5. That same scene where Elizabeth told Darcy, in Chinese, that one has never truly read The Art of War until they’ve read it in the original language was even better.

Things I did not like:

  1. The second half of the film was a random Wickham plotline that wasn’t in the book. I don’t know why it was there, and it was weird. Small deviations are expected in movie adaptations, but we didn’t have big battles in either novel.
  2. Charlotte Lucas’s minimized role. My favorite scenes in the P&P&Z book had to do with Lizzy’s reaction to visiting her married friend, and that didn’t happen in the same way.
  3. Random cultural/historical inaccuracies. Look, I know we’re talking zombies, so we can’t really expect this to be a believable story, but social convention can’t go out the window when it’s an old book. Mr. Bingley could not introduce himself to the Bennet women; he needed to have either Mr. Bennet or the (male) Master of Ceremonies introduce him. Lizzy couldn’t go on a random horse ride to a secret location with Wickham without an escort, because that’s how you get raped or killed. I’m pretty sure this little trip would have taken them a couple of days, which is pretty noticeable and scandalous. Lizzy’s not the type of girl to live in sin with a man or elope in Gretna Green, but that’s kind of the social implication of disappearing for a few days with a man outside your family.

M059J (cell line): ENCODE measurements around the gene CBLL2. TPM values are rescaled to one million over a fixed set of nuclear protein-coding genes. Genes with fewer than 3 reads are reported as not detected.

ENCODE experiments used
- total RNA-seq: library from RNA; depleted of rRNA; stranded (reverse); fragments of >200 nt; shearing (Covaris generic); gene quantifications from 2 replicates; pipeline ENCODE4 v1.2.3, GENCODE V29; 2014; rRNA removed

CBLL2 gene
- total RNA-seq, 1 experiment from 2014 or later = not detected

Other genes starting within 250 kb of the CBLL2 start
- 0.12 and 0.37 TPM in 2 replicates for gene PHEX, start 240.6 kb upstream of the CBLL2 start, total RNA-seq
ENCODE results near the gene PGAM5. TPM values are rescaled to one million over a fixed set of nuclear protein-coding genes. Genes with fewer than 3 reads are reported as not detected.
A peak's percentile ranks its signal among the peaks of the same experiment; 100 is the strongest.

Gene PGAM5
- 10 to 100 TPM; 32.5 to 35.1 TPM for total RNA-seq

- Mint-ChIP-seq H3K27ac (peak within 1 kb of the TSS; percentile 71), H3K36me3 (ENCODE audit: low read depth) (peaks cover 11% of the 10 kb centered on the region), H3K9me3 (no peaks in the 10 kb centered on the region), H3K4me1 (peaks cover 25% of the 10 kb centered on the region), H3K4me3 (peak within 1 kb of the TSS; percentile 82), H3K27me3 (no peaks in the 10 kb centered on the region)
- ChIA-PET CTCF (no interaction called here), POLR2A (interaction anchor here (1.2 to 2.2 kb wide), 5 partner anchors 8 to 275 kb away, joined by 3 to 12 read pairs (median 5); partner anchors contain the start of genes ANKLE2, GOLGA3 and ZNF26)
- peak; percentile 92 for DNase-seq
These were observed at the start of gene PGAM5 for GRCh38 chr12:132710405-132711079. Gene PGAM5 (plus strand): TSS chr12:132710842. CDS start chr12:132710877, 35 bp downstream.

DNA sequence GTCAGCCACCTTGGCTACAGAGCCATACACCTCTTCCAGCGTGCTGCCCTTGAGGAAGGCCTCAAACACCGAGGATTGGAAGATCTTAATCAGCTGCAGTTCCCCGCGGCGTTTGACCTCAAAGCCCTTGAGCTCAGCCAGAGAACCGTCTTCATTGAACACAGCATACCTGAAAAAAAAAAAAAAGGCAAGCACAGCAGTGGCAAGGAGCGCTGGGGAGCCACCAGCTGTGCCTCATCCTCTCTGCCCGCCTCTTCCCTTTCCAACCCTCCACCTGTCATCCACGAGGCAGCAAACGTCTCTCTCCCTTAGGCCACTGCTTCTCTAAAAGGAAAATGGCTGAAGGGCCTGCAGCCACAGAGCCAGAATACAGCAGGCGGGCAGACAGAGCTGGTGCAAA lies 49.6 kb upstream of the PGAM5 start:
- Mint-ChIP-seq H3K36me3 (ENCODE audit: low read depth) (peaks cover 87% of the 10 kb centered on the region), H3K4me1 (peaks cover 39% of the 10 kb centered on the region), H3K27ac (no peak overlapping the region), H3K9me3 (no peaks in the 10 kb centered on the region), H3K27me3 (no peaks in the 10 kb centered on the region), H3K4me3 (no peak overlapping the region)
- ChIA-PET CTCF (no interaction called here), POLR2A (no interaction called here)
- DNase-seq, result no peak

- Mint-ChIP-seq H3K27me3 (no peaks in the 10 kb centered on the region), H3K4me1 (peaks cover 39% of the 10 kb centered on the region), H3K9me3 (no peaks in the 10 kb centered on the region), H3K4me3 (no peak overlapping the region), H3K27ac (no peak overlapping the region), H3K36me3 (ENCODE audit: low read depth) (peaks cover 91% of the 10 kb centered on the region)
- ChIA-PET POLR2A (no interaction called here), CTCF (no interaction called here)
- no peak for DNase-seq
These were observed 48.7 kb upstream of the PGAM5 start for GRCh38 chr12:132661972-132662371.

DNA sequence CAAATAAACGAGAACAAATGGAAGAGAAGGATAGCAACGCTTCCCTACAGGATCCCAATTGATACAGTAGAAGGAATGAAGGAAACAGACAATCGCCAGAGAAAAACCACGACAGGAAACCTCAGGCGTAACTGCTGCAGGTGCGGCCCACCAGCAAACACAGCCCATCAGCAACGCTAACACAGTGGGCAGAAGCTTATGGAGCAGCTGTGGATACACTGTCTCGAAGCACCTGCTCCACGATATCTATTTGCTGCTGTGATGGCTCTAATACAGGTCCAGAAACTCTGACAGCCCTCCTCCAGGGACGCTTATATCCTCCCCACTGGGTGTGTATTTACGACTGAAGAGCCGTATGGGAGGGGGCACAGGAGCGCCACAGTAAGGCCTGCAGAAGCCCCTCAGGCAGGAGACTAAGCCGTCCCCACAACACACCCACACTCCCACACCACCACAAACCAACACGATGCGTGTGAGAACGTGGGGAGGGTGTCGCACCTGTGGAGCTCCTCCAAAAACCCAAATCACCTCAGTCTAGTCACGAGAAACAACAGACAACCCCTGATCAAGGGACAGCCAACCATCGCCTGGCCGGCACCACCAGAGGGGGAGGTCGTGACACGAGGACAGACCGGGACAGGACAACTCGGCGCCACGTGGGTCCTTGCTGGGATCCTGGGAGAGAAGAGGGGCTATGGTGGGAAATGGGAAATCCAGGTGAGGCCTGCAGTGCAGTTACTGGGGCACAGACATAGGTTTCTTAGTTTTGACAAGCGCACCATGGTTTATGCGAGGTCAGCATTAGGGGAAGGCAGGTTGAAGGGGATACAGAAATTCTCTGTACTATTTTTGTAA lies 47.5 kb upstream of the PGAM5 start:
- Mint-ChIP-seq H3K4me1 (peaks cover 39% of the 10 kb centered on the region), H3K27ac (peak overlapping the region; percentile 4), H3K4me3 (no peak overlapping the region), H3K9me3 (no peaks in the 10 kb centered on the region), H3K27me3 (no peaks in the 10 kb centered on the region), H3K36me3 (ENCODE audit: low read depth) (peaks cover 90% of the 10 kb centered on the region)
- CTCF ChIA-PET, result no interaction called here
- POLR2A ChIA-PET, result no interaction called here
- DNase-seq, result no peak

4. Elizabeth was more sensitive in the movie than in the book. In the book, she’s about to slit Darcy’s throat for insulting her at the ball where they first meet. In the movie, she goes outside to cry. In the book, she is not a woman who needs to be rescued, but one who finds an equal partner in fighting zombies.